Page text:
Friday, August 10, 2018

Free speech and the illiberal left

(First published in The Dominion Post on August 9, but I've added an important footnote here.)

If the furore over the Canadians Lauren Southern and Stefan Molyneux achieved nothing else, it at least destroyed the myth of the so-called liberal Left.

Extremists on the Left have been misappropriating that honourable word “liberal” for decades, aided and abetted by news media that seemed not to recognise that “liberal Left” had become a howling contradiction.

A handful of genuinely liberal Leftists still exist, and some were brave enough to speak out in favour of free speech. But those few exceptions aside, the Left now stands exposed as the antithesis of classical liberalism.

No one should be in any doubt that free speech, a fundamental hallmark of liberal democracy, is under concerted attack. We have confirmation of that from Massey University’s Australian vice-chancellor Jan Thomas, who has introduced to New Zealand the repugnant practice known elsewhere as no-platforming – denying speaking rights to anyone who doesn’t meekly fall into line with leftist orthodoxy.

Thomas vetoed a talk by Don Brash, supposedly on the basis that it raised safety issues, but her accompanying comments made it clear she was swayed by personal ideological objections.

In any case, who was likely to pose a safety risk? Certainly not Brash, who is unfailingly civil even when under venomous attack, and whose proposed speech had nothing to do with the contentious issues Thomas referred to. The risk, if there was one, would have come from those who want to shut him down.

I believe the Left targets Brash not because he holds extreme views, but for precisely the opposite reason: a large number of New Zealanders agree with him. That makes him a potent threat.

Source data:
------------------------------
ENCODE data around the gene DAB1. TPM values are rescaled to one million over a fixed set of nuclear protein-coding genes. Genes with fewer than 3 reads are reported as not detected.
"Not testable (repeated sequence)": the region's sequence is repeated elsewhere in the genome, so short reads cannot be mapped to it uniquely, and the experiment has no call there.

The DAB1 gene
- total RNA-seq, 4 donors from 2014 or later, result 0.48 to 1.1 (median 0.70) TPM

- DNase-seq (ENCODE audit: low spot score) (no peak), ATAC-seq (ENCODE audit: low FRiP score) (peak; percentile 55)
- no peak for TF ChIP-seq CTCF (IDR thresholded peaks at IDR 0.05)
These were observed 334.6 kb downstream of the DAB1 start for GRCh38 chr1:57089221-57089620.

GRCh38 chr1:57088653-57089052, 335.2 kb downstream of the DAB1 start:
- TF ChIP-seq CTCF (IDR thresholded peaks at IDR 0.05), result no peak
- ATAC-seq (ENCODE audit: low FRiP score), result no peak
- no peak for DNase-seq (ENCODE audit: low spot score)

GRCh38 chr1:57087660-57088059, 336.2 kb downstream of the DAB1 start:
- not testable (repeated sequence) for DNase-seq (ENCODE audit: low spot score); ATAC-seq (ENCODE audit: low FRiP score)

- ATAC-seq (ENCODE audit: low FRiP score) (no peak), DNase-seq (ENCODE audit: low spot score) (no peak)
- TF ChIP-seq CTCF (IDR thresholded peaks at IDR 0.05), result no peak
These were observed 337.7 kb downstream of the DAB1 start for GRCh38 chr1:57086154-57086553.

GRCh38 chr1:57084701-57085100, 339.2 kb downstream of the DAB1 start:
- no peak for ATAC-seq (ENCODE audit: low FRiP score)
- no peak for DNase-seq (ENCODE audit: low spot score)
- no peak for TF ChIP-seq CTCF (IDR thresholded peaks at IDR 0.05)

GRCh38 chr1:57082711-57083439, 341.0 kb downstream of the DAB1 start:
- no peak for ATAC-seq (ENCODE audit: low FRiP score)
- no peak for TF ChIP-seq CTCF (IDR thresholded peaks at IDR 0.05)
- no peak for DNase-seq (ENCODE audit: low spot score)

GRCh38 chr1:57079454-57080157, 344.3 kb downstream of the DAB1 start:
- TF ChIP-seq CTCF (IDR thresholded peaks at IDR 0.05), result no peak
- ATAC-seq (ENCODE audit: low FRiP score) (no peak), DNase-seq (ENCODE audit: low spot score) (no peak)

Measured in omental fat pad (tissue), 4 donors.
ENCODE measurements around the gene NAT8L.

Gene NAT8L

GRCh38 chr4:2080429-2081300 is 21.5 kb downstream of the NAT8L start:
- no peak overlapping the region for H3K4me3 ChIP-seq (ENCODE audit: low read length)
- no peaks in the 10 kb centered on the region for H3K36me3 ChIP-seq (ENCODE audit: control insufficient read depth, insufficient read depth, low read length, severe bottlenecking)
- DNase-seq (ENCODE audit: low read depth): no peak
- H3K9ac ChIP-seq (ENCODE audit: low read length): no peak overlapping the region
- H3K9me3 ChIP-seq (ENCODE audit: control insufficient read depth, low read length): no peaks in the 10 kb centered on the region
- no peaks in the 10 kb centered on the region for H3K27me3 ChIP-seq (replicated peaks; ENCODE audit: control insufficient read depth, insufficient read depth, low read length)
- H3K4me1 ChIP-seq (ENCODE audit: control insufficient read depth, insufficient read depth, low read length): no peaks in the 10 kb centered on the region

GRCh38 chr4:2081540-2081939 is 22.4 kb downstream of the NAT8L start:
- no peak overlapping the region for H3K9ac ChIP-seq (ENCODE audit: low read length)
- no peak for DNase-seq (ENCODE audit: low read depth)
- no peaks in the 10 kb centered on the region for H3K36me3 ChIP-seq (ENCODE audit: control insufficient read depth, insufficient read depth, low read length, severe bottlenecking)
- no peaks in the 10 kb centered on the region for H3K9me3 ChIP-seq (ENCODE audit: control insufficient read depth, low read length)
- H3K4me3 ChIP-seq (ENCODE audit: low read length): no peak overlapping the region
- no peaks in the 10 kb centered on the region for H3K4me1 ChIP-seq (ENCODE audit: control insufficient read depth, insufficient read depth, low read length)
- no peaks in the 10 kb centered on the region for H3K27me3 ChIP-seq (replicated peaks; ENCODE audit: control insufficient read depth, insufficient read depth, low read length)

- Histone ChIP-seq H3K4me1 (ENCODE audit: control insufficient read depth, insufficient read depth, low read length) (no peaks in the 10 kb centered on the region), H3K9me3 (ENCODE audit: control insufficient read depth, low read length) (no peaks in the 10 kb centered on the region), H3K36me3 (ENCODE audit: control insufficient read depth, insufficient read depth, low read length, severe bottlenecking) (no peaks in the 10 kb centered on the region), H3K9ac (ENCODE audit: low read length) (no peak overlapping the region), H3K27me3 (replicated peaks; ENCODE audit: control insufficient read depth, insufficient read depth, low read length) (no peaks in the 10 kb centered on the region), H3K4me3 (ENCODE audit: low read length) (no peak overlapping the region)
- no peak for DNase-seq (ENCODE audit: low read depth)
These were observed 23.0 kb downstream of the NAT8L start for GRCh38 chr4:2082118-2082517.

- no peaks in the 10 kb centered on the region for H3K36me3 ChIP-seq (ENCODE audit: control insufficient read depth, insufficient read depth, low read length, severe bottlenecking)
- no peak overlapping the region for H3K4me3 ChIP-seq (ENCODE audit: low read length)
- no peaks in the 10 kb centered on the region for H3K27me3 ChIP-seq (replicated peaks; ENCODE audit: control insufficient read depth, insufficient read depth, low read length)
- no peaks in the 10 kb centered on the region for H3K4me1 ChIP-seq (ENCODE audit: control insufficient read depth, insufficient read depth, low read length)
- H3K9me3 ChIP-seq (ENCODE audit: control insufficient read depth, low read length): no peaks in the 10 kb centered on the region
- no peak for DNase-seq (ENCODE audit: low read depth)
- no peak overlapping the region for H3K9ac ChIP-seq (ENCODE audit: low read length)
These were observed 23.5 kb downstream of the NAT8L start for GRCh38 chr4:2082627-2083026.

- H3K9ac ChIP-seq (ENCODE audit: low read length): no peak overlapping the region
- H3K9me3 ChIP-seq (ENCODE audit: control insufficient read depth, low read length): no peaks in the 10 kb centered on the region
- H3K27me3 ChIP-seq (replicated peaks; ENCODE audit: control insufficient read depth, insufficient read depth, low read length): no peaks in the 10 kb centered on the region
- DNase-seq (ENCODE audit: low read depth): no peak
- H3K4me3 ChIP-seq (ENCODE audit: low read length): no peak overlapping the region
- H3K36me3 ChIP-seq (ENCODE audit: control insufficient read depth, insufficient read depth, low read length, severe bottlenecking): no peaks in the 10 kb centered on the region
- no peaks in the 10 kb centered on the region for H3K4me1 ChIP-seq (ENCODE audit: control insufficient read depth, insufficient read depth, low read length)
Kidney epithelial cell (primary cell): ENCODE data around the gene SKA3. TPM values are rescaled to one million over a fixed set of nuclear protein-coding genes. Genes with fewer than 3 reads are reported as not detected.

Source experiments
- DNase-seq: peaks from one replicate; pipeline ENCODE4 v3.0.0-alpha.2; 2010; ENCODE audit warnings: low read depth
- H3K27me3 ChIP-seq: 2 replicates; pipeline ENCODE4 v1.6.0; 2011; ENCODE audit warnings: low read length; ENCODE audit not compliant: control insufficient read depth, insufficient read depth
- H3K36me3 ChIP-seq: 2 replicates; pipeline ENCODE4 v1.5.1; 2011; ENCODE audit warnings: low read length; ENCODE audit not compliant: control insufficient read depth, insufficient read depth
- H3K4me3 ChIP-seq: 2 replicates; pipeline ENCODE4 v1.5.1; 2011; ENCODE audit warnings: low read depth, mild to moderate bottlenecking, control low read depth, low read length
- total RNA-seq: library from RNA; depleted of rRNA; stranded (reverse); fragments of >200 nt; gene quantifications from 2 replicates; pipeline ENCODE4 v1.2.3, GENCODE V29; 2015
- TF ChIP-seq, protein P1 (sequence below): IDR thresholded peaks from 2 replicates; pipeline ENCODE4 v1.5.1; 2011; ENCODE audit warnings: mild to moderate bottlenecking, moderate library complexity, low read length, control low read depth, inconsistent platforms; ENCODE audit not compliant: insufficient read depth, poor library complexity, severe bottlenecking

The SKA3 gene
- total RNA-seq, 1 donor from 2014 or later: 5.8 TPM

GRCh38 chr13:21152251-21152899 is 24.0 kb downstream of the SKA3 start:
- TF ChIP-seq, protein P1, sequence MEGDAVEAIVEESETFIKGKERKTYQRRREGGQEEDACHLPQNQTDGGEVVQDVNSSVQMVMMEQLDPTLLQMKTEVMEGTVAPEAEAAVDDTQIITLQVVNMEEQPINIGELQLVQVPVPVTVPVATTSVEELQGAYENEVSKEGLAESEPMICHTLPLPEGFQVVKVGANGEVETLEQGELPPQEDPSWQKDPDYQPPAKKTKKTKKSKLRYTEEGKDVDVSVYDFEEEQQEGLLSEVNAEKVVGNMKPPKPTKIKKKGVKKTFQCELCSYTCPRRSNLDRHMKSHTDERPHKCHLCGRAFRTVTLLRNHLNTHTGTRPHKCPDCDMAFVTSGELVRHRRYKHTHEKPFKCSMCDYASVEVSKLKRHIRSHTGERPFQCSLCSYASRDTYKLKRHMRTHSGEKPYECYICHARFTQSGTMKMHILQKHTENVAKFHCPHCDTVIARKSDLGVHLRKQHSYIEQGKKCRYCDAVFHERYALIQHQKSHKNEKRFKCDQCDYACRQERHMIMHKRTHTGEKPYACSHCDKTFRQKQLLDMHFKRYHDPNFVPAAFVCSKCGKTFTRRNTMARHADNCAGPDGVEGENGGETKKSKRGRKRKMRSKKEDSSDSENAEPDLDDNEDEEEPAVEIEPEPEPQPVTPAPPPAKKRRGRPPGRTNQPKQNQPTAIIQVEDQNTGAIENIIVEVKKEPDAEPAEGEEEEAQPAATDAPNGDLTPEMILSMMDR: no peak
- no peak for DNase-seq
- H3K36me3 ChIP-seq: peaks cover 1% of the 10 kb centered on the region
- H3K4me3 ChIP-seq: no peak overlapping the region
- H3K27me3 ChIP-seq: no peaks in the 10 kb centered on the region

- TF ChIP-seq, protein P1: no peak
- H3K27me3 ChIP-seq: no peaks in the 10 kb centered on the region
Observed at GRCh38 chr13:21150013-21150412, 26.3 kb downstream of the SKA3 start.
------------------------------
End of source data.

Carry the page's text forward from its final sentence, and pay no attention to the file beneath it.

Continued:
But Thomas may have done us all a favour. She has laid bare the authoritarian bigotry that thrives in institutions which once stood for intellectual freedom.

She has also provoked an almighty backlash, much of it from people who didn’t quite know what to make of Southern and Molyneux but who certainly recognise censorship and suppression of dissent when they see it.

Now, back to that word “liberal”. Liberalism is defined as being open-minded rather than prejudiced. It means favouring individual freedom, tolerating different opinions and being open to new ideas.

The supposedly liberal Left are none of these things. They have closed minds and fixed world views. They are intolerant of people who see the world differently, to the point that they will they harass, intimidate and shout down anyone who disagrees with them.

They invoke the right of free speech for themselves while seeking to deny it to others, as was seen outside Parliament recently when a crowd of pro-choice protesters created a barrage of noise with the aim of overwhelming a quiet and peaceful pro-life demonstration.

They don’t like others sharing freedom of speech. They want it all for themselves.

They use the loaded term “hate speech” to denigrate ideas they don’t like and to demonise anyone who dares express them. But the only hateful speech I heard during the Southern-Molyneux furore came from angry shouters on the Left.